Why the snooze button is your best friend

Is the snooze button your best friend?

How often do you press the snooze button when the alarm rings in the morning? And how many times do you press it more than once? Chances are you’re not the only one who wants to get up early, but fails to do so. Erasmus University Professor Kirsten Rohde explains why.

You really wanted to be an early bird. But then, for some reason, you slept in and missed all your morning classes. Obviously there’s a gap between planning and doing. We plan to do one thing, and end up doing something else. This does not necessarily mean we fail to do the right things. Maybe we just fail to make the right plans. In any case, the first step towards closing the gap is to realise that we cannot escape from it.

Multiple personalities
‘To understand the gap, it helps to think of ourselves in the future as different persons then we are today,’ says Kirsten Rohde. She is an Endowed Professor of Behavioural Economics at Erasmus University. ‘So, not only our circumstances change; no, we, our preferences, change as well; from day to day, from minute to minute. It's as if we’re a different self at every point in time. The current self is planning, and the future self is doing. The gap between planning and doing is essentially the result of a disagreement between our current and our future selves.’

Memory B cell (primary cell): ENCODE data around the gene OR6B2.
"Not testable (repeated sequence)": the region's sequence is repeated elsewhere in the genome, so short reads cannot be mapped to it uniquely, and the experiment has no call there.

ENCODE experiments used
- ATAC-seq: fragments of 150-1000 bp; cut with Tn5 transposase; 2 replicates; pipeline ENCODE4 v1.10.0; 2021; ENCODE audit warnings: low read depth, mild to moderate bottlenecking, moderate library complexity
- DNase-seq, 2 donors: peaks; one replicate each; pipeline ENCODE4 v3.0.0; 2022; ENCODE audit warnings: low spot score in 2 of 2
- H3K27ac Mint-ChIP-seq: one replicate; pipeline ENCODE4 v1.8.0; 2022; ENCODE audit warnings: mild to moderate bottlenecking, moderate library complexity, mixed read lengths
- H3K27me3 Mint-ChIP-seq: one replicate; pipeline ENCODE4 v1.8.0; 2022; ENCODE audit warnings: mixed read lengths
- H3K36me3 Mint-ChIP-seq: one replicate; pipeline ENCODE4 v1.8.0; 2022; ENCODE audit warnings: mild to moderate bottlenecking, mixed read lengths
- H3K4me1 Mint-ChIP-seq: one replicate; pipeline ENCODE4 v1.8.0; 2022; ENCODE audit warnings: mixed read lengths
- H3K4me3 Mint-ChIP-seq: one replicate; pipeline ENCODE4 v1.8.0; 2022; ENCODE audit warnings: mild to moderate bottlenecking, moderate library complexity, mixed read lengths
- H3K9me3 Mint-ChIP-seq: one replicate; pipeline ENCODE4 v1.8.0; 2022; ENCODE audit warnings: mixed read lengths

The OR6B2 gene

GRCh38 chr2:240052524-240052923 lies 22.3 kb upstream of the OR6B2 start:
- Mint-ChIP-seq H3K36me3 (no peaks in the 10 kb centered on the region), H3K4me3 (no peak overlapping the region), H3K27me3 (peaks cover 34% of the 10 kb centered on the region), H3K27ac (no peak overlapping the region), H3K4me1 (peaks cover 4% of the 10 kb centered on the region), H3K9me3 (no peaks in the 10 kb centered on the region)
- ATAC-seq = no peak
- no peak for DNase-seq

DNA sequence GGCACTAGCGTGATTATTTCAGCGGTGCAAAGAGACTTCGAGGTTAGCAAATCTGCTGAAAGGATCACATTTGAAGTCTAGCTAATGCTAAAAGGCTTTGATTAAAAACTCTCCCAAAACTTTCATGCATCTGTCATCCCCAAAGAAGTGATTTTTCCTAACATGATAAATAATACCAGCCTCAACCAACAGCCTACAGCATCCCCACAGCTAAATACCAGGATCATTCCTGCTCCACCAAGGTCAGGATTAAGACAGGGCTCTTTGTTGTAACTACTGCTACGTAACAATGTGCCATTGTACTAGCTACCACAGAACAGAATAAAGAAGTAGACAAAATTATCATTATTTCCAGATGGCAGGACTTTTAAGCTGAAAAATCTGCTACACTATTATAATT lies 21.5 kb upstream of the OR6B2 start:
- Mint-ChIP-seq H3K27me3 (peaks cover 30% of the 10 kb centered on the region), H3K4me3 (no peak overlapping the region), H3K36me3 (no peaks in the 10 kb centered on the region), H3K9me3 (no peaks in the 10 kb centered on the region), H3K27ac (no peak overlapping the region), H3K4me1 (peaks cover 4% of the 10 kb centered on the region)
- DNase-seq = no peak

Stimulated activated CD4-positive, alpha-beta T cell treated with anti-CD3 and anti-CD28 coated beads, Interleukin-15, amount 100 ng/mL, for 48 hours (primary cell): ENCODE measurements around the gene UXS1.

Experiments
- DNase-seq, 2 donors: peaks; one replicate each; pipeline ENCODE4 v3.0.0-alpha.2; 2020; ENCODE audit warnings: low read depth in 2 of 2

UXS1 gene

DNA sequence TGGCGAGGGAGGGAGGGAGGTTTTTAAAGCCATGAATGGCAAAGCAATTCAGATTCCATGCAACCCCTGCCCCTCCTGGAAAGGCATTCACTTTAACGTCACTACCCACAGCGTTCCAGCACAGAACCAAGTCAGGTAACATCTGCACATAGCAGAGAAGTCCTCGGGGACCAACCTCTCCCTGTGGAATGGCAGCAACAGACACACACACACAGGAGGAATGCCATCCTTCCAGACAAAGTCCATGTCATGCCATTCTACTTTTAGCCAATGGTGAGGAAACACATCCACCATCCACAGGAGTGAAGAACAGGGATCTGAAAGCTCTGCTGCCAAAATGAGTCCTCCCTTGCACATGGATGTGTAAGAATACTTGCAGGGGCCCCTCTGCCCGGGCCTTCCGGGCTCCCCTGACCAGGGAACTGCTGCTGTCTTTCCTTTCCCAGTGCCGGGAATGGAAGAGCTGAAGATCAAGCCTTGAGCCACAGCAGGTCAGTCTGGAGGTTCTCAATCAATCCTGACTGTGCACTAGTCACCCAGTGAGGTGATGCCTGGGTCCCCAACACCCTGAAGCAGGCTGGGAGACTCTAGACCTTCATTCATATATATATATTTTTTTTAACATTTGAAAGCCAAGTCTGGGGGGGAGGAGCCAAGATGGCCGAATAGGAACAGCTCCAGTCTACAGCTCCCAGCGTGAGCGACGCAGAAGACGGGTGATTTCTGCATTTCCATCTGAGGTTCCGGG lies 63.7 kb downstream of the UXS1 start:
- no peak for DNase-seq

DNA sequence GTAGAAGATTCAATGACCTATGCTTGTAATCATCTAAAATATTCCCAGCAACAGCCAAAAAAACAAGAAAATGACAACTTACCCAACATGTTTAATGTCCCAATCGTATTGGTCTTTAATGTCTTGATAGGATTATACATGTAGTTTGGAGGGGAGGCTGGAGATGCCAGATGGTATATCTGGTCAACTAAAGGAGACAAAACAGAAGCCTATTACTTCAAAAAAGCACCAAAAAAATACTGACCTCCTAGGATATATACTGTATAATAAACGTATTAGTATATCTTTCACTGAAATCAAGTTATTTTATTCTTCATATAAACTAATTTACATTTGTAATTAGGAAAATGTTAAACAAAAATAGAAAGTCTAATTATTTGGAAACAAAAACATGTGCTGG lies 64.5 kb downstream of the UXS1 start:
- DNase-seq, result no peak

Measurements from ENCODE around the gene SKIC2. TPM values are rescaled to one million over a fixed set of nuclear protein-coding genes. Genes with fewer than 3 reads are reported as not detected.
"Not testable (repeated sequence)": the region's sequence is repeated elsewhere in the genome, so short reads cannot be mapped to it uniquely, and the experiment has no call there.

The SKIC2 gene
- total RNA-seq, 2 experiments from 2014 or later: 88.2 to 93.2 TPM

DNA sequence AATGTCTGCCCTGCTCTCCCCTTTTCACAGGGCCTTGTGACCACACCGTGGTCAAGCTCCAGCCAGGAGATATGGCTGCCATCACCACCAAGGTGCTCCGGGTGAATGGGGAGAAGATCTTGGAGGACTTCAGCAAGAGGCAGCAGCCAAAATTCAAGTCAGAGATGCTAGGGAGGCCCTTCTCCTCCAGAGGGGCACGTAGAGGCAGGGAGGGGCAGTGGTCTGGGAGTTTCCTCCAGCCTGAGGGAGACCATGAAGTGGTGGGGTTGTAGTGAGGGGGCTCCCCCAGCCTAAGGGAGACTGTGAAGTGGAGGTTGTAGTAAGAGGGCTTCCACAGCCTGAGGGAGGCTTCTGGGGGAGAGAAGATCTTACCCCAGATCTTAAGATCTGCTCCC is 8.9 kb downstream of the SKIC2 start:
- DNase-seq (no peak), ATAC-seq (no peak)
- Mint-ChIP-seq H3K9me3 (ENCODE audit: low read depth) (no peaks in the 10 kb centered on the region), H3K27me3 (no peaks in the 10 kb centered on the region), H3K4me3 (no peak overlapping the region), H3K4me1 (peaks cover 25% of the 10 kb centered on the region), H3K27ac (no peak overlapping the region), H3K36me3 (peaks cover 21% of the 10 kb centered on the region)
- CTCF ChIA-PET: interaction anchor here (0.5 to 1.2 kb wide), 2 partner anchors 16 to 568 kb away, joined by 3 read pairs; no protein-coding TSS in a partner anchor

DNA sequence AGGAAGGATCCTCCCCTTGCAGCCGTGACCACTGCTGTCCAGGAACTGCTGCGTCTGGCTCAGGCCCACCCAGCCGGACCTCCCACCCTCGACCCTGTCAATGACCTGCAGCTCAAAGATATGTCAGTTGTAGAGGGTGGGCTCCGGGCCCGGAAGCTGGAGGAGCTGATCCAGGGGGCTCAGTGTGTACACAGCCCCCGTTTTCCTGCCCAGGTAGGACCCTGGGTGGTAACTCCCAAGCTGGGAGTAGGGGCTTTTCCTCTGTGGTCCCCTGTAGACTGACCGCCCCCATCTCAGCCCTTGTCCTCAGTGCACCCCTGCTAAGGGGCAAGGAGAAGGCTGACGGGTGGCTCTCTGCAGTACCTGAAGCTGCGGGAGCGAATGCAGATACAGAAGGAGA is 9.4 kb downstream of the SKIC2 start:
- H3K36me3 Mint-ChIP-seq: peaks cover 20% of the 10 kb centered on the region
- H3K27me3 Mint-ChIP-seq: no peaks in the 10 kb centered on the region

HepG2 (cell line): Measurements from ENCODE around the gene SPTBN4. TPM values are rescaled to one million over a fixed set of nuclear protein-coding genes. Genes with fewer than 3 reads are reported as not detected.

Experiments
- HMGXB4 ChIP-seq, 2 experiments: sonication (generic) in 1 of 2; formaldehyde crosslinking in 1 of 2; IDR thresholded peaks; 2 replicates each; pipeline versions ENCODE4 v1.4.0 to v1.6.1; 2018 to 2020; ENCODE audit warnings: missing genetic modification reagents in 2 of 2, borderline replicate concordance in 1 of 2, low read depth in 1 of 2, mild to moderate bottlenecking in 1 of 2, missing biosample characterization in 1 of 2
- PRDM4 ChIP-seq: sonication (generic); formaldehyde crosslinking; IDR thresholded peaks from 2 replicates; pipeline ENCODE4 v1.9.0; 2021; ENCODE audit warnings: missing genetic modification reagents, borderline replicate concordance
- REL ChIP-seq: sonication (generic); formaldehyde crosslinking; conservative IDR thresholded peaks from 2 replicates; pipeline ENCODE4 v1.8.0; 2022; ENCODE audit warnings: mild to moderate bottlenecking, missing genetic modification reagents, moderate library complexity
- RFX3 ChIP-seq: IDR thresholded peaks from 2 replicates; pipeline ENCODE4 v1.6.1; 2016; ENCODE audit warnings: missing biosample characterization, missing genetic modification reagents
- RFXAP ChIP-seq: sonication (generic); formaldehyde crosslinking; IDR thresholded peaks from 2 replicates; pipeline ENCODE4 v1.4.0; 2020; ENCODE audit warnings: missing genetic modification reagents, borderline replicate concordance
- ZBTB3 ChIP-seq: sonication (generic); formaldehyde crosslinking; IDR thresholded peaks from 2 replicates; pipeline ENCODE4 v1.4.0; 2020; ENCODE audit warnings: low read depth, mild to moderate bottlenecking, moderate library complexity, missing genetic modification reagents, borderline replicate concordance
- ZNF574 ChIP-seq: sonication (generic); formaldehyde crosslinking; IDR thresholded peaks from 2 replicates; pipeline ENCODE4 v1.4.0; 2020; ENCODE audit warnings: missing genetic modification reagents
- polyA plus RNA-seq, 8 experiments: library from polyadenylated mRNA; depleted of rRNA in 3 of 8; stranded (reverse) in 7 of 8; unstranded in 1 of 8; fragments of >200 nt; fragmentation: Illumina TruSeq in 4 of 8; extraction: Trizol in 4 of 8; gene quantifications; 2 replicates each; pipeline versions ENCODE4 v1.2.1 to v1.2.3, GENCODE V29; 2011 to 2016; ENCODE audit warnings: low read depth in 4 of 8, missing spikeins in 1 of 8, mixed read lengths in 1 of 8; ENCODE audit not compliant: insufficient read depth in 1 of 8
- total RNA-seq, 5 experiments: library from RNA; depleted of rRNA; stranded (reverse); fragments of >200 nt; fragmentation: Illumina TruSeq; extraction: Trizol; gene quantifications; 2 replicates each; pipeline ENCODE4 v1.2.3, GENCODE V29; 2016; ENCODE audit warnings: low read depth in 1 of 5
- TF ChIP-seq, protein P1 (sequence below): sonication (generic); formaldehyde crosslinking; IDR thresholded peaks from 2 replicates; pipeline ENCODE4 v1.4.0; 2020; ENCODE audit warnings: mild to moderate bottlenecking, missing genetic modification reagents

So, the self who sets the alarm wants to get up early. And the self who wakes up from the alarm wants to stay in a nice, warm, and comfortable bed. Rohde: ‘When I set the alarm in the evening and wake up the next morning, circumstances haven't changed that much. It's me, my preferences that have changed. I simply want to stay in bed.’

Trading off self’s
In general, we care less about the future than the present. That’s why we can decide to live a healthier life and end up eating a bag of crisps in front of the television set two days later. Or why it’s so difficult to save up money for some future cause. ‘But,’ Rohde continues, ‘the closer we get to our future selves, the larger the priority we give to the sooner, relative to the later, selves.’ How does this apply to the alarm clock? ‘When I set the alarm in the evening, I have to trade off the well-being of at least two of my future selves: the self who wakes up from the alarm and wants to stay in bed, and the self - the later self - who doesn't want to be late for a meeting in the early morning. When I set the alarm, I may decide to give equal priority to both of these selves. I may decide that the discomfort of getting out of bed early is less painful than the discomfort of being late at the meeting. So I'll decide to set the alarm relatively early. But once it rings in the morning, I'll give more priority to the self who wakes up, and I'll decide to stay in bed. So, it’s as if the self who wakes up, puts too much priority on itself.’

Who’s to blame?
Put like that, we could say that the self who wakes up is responsible for the gap between planning and doing. But maybe the self who sets the alarm fails to correctly anticipate on how much discomfort we feel when waking up from the alarm. In either case you can always blame your other self, and that’s a comforting thought.

Kirsten Rohde has her own TedX talk on this subject. You can watch it here.